The greater prairie chicken belongs to the Grouse family. Tympanuchus cupido is their scientific name. The natural habitats are the grasslands and Kansas, Nebraska and Oklahoma are few of the states where they are found. It is easy to identify these birds due to a few unique physical attributes in them. The population of this species has reduced considerably. Now, they are declared 'endangered' and steps are being taken to protect them.
Some Intriguing Facts
External Appearance: The greater prairie chicken has a body size of around 16-18 inches. They generally weigh around 2-3 lbs. They have black and white or brown and white stripes. They have a short rounded tail. The males have a completely black tail, while the females have a brown band on their black tail. They have the ability to fly. They are also called Pinnated Grouse, due to the stiff feathers on their neck. They have feathers on their legs and feet, and this keeps them warm in snow. The males are more attractive than the females, and are comparatively larger than females. In males, there is an orange colored air sac on each side of the neck and adult males also have a yellow comb over their eyes. The air sacs are not covered with feathers.
Courtship: The greater prairie chicken is known for its fascinating displays during the mating season. They are polygamous by nature. They gain sexual maturity at the age of one. Before mating, the males have the task of attracting females for courtship. Males gather in a region where there is little or no vegetation. This region is termed as the Lek. Each male occupies a space for himself. Then the males start dancing. Simultaneously, they inflate their orange air sacs and make a "booming" sound. This "boom" can be heard even from a mile away. The feathers behind their neck also stiffen. The females wander around the Lek, observing the males. If a male is successful in impressing a female, they mate. Around 90% of the mating is done by the dominant males.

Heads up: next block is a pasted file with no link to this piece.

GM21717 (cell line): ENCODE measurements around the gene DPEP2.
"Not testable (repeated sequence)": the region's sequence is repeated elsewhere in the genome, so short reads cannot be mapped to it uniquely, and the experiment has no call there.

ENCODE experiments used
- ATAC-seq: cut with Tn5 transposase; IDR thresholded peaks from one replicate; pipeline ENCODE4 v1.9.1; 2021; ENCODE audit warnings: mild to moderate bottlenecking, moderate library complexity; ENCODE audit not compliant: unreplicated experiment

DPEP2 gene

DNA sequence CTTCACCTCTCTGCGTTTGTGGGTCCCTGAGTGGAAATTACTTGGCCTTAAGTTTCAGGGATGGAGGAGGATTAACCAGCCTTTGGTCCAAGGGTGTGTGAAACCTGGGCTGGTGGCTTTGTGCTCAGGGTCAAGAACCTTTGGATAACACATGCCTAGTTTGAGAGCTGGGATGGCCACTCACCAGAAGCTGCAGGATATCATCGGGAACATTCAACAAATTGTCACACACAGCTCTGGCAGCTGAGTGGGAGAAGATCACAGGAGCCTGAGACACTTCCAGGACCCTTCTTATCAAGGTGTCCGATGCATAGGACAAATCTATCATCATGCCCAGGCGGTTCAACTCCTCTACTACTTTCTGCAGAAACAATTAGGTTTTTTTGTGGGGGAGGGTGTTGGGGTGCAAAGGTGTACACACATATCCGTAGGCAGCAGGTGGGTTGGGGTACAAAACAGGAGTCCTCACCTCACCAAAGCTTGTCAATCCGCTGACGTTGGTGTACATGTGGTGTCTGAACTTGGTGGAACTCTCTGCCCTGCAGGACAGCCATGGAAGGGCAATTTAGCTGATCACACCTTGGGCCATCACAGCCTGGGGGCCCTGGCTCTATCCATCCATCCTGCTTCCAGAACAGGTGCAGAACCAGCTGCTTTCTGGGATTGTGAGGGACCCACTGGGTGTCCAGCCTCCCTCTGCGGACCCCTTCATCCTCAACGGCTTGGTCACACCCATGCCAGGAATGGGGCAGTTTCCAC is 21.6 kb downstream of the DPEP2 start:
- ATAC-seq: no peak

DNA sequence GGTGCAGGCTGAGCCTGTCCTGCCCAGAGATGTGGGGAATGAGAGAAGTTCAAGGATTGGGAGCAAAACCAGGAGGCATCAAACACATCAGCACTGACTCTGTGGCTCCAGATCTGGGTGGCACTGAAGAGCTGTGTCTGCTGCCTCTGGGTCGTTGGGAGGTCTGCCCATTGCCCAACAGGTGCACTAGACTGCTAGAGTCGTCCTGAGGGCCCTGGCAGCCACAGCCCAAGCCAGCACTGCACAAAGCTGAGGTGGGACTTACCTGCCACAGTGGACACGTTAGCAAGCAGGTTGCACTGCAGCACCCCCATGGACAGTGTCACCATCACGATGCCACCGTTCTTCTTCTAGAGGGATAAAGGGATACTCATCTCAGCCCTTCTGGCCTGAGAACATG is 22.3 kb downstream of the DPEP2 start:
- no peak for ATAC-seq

Territorial Dominance: These birds do not migrate. The males are very sensitive about their territory. They get aggressive if other males try to invade their region. The orange esophageal air sacs inflate during fights too, accompanied with the "booming" noises and the stiffening of the feathers behind their neck.
Adaptation and Diet: These birds are not perturbed by the rough winters. They have adapted well to the snow. There are tough projections of skin on their feet, this helps them to walk through the snow. These birds dig into the snow, around 10 inches. After that they make a horizontal tunnel. This tunnel functions as an Igloo and, in a way, insulates them from external freezing temperatures. They are omnivores and they feed on fruits and seeds. They also feed on insects such as grasshoppers, ants, etc. In winter, they become totally herbivorous due to the lack of insects.
Breeding and Roosting: These species of Grouse need tall grasses to breed and roost. The females set up the nest alone, by making a depression. They use dry grass and feathers to form a compound like structure around the depression. Then she lays a batch of 5-15 eggs. The incubation period is around 25 days. The chicks are capable of feeding themselves immediately after hatching, so the females leave the nest as soon as the eggs hatch. It takes the chicks around 8 weeks to become fully independent.
Threats: They are endangered, so it is illegal to hunt them. Few of its subspecies are on the verge of extinction. Even though they are not severely affected by snow, rains tend to be risky for them. The chicks drenched in heavy spring rains are prone to death. Ring-necked pheasants are also responsible for a significant decline in the population of these birds. The ring-necked pheasants lay their eggs in the nest of the greater prairie chickens. The greater prairie chickens incubate the eggs. The eggs of the ring-necked pheasant tend to hatch first. The female greater prairie chicken feels that her eggs have hatched and thus isolates the nest and her eggs remain unhatched. Other threats include skunks and foxes. The mortality rate is approximately 50% a year among adults.
The greater prairie chickens are really fascinating. Their courtship dance displays are amazing to witness. However, their population is decreasing at an alarming rate and hence, more measures are needed for their conservation.